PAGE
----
Growing Moruga Scorpions Indoors

morugamanJanuary 18, 2014

I have been growing my Moruga Scorpions for about 3 months now. A few were planted a month after so a few are 2 months old but I'm just curious to why they are so short and bushy but not very tall? Is it the type of pepper or type or light I'm using? I had 8 flouro lights on them for 2 months then I decided to change to a 240w LED light panel. Here are some pictures

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morugaman

Notice the leaf size compared to the height of the plant. These plants are no taller than 10 inches if that but incredibly bushy after topping them

    Bookmark   January 18, 2014 at 5:09PM
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morugaman

The Hot Box

    Bookmark   January 18, 2014 at 5:11PM
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ka0ttic(CFL 9b)

First of all, those look like beautiful healthy plants. I'm far from an expert, but maybe it has something to do with how tall they were when you topped them? IIRC, they were pretty small when you topped them, right?

    Bookmark   January 20, 2014 at 9:50AM
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greenman28 NorCal 7b/8a

That's what happens. The Auxin that was directing the plant to grow upward is redirected to the lateral nodes, causing outward growth.

Josh

    Bookmark   January 20, 2014 at 11:59AM
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morugaman

Yeah that makes a lot of sense now. I probably did it too early but maybe it will turn out nice?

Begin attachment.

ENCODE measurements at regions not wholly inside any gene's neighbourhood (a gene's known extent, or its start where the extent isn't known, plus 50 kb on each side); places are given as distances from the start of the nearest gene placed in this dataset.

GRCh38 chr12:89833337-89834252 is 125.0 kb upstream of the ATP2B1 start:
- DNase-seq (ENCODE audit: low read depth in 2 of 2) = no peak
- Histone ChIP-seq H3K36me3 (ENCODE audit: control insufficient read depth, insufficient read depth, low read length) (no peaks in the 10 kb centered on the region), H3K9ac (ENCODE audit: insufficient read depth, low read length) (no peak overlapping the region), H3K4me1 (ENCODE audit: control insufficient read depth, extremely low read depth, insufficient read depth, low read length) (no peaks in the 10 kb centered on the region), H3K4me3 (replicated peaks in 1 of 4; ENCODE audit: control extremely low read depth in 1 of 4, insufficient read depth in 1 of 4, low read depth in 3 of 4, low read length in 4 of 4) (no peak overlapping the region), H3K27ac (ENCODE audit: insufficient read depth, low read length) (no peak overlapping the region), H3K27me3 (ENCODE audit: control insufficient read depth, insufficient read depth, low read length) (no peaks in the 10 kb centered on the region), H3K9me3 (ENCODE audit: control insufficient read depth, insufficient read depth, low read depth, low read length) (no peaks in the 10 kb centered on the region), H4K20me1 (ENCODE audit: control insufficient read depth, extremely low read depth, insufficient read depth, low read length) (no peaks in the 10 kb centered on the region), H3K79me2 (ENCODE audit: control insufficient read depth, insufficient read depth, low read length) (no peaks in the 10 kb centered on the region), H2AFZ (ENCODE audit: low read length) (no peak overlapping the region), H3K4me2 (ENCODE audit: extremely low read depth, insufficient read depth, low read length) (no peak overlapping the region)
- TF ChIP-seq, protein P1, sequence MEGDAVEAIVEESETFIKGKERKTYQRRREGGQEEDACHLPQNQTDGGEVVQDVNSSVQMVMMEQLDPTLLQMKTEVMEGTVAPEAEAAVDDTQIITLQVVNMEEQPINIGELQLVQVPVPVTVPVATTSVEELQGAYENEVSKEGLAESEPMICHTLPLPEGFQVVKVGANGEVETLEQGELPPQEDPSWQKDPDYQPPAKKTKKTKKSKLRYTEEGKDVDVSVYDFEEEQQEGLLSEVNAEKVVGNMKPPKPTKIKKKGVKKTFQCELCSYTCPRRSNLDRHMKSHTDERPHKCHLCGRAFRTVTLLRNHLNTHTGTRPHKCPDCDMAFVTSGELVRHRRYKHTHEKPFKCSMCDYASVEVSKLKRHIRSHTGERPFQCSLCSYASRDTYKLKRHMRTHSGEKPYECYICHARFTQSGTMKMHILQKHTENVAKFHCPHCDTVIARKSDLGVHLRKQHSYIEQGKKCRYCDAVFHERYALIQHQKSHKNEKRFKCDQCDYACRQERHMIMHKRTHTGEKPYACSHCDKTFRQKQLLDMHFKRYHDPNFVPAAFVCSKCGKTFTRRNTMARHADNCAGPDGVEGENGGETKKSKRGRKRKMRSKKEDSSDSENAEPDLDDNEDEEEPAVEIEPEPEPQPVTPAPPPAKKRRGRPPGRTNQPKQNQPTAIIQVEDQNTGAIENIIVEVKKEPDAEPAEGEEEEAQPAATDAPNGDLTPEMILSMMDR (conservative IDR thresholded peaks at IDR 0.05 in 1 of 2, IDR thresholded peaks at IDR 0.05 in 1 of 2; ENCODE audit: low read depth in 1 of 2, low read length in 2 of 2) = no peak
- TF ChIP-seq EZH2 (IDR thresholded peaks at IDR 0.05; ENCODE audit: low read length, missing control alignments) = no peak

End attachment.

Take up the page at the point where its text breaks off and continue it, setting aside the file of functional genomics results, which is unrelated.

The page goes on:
Bookmark   January 22, 2014 at 8:02PM
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greenman28 NorCal 7b/8a

Should turn out just fine :-)

Josh

    Bookmark   January 22, 2014 at 8:47PM
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jutsFL(9b (Orlando))

Keep us (me) updated!
Personally I'd like to see how peppers turn out when topped earlier, rather than later in the growth process.

    Bookmark   January 24, 2014 at 9:42PM
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morugaman

Yeah for sure Juts. They have been really slow growing but I'll post some after a few weeks. 2 plants are budding so maybe I'll have some flowers here soon

    Bookmark   January 25, 2014 at 11:57AM
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morugaman

Yeah for sure Juts. They have been really slow growing but I'll post some after a few weeks. 2 plants are budding so maybe I'll have some flowers here soon

    Bookmark   January 25, 2014 at 11:58AM
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morugaman

Here is an update

    Bookmark   February 19, 2014 at 3:12PM
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jutsFL(9b (Orlando))

Still lookin good. May get a bit crowded soon though with those in the same pot.

Jay

    Bookmark   February 21, 2014 at 5:15PM
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morugaman

I ended up completely chopping the second plants out of both pots. Now they are along and won't compete anymore.

    Bookmark   February 21, 2014 at 8:10PM
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thepodpiper

MM, the plants look fine. Are you going to leave them in pots?

    Bookmark   February 23, 2014 at 8:49PM
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morugaman